Australorp and Black Star chickens are great poultry varieties ideal for egg and meat production. Nonetheless, comparing these birds is never easy because Australorp is a pure breed while Black stars are hybrids. In addition, each bird has distinct qualities that make them a favorite with most backyard farmers.
More on their disparities, hybrid chickens refer to birds developed by cross-breeding two or more chickens of different species, whereas pure breeds come from a lineage of similar parents.
Australorp vs Black Star Chicken – Similarities and Differences
Drawing a line between these chickens is crucial in guiding novice poultry lovers on the necessary caring requirements. Thus, check out this in-depth comparison between Australorp vs. Black Star chickens before taking your favorite bird home.
One noticeable difference between Aussies and Black Star chicken is their plumage color. Australorps come in a variety of three recognized colors; blue, black, and white. On the other hand, Black Stars are predominantly black with gold flecks around the chest. However, the black Australorps share an almost similar color with Black Stars apart from the size difference.
Even so, black Australorps have a greenish sheen on the feathers, a trait not found on Black Stars. Other appearance disparities touch on the combs, which vary in size and shape.
In other terms, Australorps have a medium-sized single comb with seven points while Black Stars have small to single medium combs either in pea or rose shape. Still, both birds have similar red wattles, comb, and ear lobes. Also, they have identical dark-colored beaks and black legs.
Weight and Size
Australorps are large chickens with hens weighing 6.5-7.5 pounds. Approximately adult roosters weigh 8.5 to 11 pounds. On the contrary, Black Stars are slightly small, measuring at 4-6 pounds for females and 6-7 pounds for males.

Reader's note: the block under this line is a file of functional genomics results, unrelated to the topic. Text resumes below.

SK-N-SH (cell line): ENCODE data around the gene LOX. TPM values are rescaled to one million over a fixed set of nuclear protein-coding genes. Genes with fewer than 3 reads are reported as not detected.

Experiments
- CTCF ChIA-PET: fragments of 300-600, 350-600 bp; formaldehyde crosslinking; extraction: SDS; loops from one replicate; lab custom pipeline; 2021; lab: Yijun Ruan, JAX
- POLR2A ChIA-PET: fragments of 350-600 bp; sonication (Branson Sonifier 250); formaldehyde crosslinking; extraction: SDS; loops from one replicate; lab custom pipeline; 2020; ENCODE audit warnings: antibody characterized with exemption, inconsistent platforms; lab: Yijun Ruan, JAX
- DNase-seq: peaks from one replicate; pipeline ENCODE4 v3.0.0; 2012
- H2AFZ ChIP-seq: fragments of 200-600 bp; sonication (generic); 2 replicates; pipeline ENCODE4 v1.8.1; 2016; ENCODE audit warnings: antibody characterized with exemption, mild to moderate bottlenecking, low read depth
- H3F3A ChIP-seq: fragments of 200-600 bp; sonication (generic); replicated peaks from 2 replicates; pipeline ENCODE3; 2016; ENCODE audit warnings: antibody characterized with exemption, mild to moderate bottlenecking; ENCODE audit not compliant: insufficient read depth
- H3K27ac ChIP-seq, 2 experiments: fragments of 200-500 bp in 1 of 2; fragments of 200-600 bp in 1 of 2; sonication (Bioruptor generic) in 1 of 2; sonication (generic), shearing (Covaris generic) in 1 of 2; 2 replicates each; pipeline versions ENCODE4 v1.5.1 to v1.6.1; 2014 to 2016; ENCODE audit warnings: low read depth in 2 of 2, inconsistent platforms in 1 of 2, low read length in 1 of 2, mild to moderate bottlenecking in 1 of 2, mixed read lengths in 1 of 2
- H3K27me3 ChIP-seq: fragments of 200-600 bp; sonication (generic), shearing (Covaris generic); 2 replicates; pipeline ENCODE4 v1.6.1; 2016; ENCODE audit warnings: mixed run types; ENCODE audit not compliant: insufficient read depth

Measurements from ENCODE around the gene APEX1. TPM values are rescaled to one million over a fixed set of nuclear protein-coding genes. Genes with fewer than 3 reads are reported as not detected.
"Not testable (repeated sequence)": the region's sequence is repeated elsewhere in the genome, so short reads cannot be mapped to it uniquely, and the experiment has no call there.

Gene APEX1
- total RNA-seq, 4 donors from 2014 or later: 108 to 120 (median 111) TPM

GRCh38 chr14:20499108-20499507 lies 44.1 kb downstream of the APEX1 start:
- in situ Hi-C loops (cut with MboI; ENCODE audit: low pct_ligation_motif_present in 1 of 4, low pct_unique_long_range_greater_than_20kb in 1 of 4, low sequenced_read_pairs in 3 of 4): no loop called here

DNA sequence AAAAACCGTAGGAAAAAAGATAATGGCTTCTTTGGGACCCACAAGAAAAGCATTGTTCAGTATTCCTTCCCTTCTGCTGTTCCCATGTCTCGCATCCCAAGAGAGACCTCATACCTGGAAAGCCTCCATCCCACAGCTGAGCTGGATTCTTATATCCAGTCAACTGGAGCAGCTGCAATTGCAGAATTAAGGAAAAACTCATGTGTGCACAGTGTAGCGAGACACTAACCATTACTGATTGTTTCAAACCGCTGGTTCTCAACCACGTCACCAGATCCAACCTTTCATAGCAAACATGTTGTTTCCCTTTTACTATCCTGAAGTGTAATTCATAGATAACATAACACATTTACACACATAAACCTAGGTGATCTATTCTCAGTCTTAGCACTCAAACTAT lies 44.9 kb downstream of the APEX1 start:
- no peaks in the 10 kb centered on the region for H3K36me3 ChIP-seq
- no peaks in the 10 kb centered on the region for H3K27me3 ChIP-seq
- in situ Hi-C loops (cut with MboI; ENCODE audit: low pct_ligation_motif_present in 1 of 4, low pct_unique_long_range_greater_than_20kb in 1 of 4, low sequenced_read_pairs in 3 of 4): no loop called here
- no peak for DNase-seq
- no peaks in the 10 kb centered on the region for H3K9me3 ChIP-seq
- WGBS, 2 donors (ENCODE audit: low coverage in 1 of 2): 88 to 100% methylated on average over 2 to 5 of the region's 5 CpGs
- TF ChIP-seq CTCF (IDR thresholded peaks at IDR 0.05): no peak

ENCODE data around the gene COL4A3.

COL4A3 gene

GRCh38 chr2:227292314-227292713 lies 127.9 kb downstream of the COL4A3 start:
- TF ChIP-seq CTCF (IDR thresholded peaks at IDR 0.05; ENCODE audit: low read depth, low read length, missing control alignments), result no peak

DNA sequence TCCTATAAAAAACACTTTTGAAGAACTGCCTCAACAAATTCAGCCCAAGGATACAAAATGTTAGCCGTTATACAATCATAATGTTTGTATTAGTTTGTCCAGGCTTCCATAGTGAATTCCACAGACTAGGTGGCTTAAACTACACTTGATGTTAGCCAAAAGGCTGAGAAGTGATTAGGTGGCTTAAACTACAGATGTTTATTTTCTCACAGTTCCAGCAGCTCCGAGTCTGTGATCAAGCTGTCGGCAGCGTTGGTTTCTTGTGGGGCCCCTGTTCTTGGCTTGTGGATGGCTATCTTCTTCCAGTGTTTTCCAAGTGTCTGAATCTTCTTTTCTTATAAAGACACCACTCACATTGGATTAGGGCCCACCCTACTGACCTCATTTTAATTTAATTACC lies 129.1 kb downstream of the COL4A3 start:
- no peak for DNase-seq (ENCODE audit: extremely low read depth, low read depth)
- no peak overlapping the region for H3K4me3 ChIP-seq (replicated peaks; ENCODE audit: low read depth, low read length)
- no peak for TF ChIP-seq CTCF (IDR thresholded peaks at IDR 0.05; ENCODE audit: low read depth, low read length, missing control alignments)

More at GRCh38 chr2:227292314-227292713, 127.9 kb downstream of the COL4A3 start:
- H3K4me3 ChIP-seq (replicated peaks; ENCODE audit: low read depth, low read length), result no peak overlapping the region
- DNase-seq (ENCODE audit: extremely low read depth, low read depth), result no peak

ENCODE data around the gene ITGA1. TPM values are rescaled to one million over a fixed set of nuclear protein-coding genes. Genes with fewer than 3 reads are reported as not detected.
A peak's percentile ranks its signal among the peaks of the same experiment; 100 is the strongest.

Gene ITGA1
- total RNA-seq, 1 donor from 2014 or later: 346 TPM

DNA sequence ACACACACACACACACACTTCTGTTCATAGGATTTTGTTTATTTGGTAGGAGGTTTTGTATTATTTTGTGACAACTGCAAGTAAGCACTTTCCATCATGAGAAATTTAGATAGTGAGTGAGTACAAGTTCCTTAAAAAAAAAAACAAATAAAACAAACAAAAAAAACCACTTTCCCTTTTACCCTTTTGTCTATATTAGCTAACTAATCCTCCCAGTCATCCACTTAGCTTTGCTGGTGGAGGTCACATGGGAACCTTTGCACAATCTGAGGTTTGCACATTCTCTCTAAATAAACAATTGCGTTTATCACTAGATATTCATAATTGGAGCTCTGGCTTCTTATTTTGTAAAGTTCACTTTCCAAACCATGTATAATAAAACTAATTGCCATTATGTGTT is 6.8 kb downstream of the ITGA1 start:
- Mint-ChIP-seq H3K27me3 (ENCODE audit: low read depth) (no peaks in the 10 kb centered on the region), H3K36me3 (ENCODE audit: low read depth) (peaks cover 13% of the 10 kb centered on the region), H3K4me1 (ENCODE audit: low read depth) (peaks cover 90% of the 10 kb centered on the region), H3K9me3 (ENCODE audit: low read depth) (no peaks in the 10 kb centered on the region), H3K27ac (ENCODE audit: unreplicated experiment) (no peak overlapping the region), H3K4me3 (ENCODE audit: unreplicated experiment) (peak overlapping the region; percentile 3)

For both birds to achieve ideal adult weight, farmers must feed them with a high-quality layer feed and supply them with adequate space. Also, it is vital to butcher Aussies before they grow too big since they become less productive as the size increases.
Note that Australorps are more prone to obesity and weight-related complications. You can minimize this by reducing the bird’s feed intake and increasing their exercise activities. For instance, allow them to wander around the orchard or throw in a few grass seeds for them to pick. In the process, they use a lot of energy to forage and lose added weight.
When harvesting Black stars, wait until they reach five months or before the meat becomes too hard to cook. In comparison, Aussies have soft, delicate breast meat highly sought after in the market. Black Star meat is darker than and not as tender as Aussies, but still a delicacy.
Both Australorps and Black Stars are considered friendly and do well when raised in small flocks. However, if allowed to roam around with other chickens and roosters, they tend to peck and scuffle.
This is because chickens tend to compete for food and space and protect their territory from predators. Australorps are also picky eaters that can starve themselves rather than feed on low-quality feeds. In this regard, it is essential to give your Aussies the best diet you can afford.